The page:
In How the Irish Saved Civilization, Thomas Cahill presents the case that while barbarians were despoiling Europe during the Dark Ages, Irish monks were preserving the fruits of Roman civilization in meticulously copied texts. As the continent began recovering from the barbarian incursions, these monks were poised to spread that knowledge, allowing civilization to recover more quickly. It’s a good argument, one my Irish friends like to cite frequently (along with the jest that God put the Irish on an island so they wouldn’t take over the world).
In a larger sense, of course, all around the globe, the very growth of civilization has been inextricably interwoven with the rise of writing. Records allowed for the transmission of knowledge from one generation to the next, which allowed for the accumulation of further knowledge. That’s all pretty obvious.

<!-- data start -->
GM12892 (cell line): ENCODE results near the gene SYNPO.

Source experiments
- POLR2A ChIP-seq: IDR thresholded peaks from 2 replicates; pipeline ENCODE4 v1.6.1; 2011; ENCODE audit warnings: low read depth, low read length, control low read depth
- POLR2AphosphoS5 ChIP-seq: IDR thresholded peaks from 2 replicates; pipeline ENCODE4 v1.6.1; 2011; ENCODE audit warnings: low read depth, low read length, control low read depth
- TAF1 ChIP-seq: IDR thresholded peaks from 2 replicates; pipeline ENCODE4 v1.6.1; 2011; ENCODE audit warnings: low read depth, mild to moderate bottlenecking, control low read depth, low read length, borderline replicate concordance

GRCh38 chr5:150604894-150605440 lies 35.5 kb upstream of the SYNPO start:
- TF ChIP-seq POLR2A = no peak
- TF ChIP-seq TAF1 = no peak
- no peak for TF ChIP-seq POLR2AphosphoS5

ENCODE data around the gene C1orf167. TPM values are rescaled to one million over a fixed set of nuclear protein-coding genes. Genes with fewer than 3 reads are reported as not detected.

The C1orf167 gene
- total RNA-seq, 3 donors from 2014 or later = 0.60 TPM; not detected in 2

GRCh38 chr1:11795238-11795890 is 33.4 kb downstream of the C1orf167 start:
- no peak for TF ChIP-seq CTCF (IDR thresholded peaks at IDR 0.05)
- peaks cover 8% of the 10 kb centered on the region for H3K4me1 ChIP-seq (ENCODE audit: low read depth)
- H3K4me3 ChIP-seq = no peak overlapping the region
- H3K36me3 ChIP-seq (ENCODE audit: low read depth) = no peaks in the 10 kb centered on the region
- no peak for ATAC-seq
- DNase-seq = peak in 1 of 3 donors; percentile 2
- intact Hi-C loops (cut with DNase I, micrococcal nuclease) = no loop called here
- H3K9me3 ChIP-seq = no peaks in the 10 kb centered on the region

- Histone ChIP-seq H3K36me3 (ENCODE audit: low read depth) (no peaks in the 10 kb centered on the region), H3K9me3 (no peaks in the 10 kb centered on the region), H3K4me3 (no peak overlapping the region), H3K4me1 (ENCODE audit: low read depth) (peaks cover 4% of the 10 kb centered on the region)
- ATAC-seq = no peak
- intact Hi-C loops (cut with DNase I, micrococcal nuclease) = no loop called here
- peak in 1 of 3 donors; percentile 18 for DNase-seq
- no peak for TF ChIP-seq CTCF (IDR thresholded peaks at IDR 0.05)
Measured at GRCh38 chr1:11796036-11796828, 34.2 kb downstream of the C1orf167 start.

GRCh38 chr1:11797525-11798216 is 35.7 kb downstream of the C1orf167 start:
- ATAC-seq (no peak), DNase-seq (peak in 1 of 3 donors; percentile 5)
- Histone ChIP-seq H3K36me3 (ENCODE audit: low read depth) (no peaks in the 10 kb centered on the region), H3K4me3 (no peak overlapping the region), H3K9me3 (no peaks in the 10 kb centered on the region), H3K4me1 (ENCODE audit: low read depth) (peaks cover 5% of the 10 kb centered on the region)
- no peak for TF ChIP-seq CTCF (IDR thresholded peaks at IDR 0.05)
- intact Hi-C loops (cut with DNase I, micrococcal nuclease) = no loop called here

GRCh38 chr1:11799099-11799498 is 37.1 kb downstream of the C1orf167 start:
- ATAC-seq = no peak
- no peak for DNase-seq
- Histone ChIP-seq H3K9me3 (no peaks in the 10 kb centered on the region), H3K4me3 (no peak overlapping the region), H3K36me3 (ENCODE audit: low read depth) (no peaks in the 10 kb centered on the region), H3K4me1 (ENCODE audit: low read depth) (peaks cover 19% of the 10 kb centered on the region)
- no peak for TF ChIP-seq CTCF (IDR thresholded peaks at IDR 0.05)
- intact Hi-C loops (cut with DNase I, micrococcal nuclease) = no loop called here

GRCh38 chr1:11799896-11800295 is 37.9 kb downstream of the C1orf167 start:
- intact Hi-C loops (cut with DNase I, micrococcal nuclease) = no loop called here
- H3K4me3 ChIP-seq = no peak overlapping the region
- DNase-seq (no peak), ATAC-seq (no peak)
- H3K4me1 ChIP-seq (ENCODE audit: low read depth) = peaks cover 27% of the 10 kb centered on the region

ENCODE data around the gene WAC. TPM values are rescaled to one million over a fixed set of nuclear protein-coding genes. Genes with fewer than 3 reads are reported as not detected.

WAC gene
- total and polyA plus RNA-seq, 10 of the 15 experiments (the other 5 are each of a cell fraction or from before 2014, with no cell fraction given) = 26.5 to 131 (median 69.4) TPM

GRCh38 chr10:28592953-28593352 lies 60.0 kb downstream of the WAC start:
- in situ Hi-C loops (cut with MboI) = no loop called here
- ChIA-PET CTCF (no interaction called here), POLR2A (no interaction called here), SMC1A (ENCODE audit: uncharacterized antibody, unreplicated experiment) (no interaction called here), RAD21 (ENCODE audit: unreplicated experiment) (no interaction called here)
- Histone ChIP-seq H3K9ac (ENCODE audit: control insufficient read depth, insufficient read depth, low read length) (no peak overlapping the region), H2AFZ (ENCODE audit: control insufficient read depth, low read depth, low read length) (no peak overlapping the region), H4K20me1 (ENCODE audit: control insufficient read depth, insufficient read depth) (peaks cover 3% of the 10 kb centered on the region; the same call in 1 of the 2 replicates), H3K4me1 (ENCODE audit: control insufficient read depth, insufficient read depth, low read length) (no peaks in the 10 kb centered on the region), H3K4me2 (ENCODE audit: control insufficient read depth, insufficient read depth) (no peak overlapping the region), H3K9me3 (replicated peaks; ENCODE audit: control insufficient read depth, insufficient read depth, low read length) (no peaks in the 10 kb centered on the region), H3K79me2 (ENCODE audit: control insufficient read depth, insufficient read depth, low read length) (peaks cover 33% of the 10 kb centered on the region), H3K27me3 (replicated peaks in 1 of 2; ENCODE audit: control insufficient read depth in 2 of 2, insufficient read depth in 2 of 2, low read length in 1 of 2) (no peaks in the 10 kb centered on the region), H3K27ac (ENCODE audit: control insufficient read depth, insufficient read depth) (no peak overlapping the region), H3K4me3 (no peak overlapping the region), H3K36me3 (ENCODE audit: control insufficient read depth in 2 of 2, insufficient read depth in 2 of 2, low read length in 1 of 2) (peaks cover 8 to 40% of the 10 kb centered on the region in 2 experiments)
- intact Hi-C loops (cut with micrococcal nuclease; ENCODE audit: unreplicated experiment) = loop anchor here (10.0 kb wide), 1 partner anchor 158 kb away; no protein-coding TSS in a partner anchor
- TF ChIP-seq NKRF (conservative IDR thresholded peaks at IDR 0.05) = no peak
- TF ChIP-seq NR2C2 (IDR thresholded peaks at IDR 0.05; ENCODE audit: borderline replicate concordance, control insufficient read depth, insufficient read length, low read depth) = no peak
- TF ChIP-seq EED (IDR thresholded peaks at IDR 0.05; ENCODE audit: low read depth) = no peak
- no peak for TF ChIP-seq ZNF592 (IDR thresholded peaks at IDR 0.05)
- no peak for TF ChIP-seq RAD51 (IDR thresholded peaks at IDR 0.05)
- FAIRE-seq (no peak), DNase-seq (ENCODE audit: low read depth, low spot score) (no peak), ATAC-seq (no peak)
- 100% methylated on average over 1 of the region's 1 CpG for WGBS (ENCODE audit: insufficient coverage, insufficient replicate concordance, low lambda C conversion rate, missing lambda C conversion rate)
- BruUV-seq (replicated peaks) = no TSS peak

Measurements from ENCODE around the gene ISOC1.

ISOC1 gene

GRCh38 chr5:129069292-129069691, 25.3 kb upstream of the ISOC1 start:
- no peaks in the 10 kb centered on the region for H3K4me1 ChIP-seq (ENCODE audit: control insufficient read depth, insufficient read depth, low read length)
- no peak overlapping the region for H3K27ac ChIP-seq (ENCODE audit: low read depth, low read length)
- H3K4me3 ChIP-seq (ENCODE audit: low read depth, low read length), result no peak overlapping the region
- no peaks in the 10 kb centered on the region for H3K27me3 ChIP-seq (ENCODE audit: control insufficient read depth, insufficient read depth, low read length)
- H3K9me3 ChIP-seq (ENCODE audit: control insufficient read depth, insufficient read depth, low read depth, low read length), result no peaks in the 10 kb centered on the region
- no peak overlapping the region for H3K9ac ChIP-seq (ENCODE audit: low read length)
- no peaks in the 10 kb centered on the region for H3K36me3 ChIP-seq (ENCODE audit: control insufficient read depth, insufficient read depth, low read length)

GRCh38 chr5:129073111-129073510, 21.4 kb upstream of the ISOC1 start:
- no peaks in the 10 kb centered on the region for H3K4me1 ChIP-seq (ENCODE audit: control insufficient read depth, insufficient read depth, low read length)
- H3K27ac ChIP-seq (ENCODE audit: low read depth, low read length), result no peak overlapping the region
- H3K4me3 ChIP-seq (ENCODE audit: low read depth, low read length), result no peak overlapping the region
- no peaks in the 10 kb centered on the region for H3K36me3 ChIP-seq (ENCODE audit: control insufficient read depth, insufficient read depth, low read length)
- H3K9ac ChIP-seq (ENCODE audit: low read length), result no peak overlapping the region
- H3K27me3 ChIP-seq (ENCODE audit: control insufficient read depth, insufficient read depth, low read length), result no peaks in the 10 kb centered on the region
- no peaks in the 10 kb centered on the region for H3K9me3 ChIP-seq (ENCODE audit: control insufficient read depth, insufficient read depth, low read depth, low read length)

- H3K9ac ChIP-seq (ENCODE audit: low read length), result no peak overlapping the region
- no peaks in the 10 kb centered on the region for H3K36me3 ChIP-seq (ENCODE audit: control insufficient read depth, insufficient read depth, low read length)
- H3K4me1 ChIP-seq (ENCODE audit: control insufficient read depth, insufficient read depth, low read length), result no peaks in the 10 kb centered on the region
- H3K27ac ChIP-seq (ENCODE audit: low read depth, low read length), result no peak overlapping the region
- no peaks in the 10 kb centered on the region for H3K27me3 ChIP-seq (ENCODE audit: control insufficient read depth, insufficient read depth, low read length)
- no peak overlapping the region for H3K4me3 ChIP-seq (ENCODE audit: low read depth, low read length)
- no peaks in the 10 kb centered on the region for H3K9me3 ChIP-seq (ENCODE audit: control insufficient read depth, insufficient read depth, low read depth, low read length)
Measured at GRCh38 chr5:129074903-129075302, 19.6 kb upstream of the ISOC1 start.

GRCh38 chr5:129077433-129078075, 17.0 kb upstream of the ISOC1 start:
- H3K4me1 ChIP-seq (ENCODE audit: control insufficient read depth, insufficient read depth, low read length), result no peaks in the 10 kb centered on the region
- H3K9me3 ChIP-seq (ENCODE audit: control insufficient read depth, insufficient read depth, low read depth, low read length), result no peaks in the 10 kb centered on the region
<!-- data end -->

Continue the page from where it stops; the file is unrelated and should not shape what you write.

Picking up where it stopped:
What is less obvious, I’d argue, is that the very act of writing has a civilizing effect on the individual. Writing anything more complicated than a shopping list means tapping into a deeper part of oneself than mere surface consciousness. Whether you prefer to think of that as the creative right brain or the subconscious or the heart, writing provides a tool for grappling with those deeper ideas, getting them onto paper, and arranging them into a workable order. As a result, we are more able to act upon what we know, not just react to what we feel—and reflective, knowledgeable action is the very definition of what it means to be civilized.